Banning Serial Returners: Is It Worth It?

In part II of returns & exchanges, we explore the banning serial returners trend, and consider whether there’s a better way to handle those finicky shoppers

Matt Duczeminski
September 04 2019

Last week, we talked about a major issue that’s discussed more and more in eCommerce:

 How can eCommerce companies deal with an increase in returns and exchanges?

We discussed the notion that, despite the inherent costs associated with processing returns, there’s also a lot of value to squeeze out of these occasions.

In many cases, the potential value gained from a returns experience isn’t worth the cost of processing the return. For this reason, many companies have banned ‘serial returners’ altogether. While in some cases, banning serial returners is the best solution, at other times, it can actually cause more damage.

More from PostFunnel on the customer experience:
5 Tips from Companies that Put Customer Centricity Up Front
When Ecommerce Personalization Goes Wrong: 10 Easy Ways to Fix It
4 KPIs You Should Track to Measure Ecommerce Retention

Before you drop the ban-hammer on your serial returners, there are a few things you should consider.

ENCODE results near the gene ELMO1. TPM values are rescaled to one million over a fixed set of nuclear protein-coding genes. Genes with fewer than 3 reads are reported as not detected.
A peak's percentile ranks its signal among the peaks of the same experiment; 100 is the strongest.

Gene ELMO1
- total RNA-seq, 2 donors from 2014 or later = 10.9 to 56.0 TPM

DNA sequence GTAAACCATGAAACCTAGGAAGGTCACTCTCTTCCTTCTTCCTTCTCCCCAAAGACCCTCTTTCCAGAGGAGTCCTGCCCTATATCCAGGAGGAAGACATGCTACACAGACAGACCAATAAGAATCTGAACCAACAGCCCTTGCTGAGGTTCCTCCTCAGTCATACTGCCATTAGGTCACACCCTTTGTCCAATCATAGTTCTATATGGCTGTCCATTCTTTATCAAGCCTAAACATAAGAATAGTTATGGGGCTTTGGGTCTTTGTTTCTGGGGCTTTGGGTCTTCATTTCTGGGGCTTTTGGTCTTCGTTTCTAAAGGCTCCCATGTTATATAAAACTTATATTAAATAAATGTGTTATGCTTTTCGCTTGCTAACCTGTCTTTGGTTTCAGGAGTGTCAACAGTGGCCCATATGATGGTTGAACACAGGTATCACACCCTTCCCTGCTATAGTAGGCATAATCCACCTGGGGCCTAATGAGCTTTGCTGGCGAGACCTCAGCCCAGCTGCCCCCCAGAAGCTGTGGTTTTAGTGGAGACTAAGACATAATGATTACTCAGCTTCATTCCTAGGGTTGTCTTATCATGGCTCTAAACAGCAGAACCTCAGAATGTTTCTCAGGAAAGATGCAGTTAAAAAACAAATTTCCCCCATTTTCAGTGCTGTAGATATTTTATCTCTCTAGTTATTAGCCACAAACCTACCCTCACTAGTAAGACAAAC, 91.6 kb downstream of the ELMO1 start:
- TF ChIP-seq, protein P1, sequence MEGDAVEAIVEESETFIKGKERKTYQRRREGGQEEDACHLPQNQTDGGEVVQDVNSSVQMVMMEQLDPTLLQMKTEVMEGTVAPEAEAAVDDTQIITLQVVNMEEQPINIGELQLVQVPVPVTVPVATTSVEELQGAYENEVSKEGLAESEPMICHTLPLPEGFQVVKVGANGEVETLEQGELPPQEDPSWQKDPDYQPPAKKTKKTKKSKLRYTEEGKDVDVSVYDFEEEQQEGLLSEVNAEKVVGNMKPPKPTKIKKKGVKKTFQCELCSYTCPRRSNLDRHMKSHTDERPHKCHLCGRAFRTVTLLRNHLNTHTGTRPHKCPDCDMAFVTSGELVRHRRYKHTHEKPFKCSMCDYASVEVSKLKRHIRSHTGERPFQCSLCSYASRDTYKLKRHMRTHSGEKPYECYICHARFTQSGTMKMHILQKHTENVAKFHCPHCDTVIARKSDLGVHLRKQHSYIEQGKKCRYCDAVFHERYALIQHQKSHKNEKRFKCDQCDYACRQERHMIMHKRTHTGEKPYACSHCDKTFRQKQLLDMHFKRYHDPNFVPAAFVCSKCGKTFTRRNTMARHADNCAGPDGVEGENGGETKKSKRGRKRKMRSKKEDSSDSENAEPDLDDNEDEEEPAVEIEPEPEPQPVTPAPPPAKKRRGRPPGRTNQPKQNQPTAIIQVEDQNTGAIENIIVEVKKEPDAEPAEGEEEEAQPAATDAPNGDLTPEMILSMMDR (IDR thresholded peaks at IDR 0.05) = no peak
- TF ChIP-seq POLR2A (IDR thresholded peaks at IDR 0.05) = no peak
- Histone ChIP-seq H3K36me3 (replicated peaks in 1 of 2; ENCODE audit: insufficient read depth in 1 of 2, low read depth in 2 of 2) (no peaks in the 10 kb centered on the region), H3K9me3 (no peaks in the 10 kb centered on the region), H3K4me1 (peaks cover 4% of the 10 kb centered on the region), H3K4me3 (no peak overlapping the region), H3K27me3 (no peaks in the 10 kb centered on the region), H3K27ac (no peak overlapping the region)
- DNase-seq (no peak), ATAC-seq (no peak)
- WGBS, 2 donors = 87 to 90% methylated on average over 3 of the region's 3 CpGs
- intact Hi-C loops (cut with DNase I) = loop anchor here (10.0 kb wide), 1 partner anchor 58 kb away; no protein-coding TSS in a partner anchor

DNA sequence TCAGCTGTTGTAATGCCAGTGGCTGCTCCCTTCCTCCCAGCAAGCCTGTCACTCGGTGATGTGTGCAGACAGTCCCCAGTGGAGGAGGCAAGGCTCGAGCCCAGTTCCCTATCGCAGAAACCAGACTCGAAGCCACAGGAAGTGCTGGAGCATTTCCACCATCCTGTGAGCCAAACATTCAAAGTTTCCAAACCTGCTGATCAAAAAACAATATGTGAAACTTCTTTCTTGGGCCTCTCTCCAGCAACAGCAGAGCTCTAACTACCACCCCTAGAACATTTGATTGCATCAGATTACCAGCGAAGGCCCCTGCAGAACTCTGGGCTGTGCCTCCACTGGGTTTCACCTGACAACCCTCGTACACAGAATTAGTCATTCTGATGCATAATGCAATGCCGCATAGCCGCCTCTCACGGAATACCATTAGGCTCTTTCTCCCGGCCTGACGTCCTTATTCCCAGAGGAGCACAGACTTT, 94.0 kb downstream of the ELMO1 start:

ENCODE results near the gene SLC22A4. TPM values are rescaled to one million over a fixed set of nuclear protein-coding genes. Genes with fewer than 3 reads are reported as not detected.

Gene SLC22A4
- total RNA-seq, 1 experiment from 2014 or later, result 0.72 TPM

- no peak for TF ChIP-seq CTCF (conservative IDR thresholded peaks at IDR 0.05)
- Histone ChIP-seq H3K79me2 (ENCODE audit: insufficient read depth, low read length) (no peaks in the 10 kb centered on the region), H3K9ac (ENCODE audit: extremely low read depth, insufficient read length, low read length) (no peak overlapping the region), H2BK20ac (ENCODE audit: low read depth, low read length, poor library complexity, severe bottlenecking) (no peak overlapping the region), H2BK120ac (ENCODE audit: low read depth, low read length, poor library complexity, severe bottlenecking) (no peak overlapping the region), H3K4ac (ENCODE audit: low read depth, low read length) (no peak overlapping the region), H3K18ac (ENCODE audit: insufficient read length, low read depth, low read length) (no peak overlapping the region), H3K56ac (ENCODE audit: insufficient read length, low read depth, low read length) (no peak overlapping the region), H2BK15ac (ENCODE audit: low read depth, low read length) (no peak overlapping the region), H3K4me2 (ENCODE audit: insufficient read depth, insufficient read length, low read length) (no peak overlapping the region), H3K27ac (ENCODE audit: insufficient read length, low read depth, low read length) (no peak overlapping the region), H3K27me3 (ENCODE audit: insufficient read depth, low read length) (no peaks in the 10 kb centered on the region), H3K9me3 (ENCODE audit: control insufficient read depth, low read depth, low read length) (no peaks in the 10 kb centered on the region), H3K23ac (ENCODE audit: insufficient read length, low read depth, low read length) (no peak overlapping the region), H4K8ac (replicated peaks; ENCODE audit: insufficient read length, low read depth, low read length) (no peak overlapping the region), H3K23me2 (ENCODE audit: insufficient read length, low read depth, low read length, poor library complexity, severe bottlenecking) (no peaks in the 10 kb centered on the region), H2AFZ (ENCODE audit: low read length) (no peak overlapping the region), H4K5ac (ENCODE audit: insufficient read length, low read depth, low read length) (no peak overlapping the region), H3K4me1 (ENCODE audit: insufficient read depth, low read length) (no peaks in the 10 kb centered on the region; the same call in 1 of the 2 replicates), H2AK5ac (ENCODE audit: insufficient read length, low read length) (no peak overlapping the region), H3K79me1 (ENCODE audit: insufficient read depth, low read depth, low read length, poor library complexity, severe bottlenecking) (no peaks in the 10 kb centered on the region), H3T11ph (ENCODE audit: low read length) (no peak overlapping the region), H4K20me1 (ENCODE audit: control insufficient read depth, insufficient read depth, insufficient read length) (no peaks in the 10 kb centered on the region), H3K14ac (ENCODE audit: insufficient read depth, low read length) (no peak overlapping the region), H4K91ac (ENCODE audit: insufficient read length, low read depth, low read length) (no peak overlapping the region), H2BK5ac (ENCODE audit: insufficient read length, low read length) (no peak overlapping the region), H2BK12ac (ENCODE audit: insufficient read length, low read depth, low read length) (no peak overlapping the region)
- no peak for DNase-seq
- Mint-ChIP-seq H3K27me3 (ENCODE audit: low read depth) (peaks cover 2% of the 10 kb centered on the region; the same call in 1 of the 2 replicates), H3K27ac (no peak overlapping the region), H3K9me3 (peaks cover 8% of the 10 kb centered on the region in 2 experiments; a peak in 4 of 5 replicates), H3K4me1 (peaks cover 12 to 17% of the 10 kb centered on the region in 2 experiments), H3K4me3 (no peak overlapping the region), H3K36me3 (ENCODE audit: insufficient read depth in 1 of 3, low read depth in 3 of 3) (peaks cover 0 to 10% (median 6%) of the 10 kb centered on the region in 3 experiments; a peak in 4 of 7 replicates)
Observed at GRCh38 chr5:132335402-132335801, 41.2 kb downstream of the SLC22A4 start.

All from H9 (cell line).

Serial Returners’ Impact On Your Business

In May 2018, Amazon began notifying customers who had made a large amount of returns that their accounts had been permanently closed. Following this, BrightPearl conducted a survey which found that 61% of US companies would take similar action, with 25% of respondents saying banning serial returners is a “necessary move to protect their slim margins.”

Consider the following:

  • 30% of consumers deliberately over-purchase when placing orders, while 19% order versions of the same item—both with the intention of returning most of their orders
  • NPR/Marist found that merely 7% of consumers return products “often,” and only 2% do so “very often.”

The point is, serial returners impact different businesses in different ways. Before banning all customers who make “too many returns,” figure out how harmful serial returners are to your business:

  • What percentage of your customer base do they comprise?
  • How much revenue do they generate?
  • Are there other aspects that factor into your cost-per-return?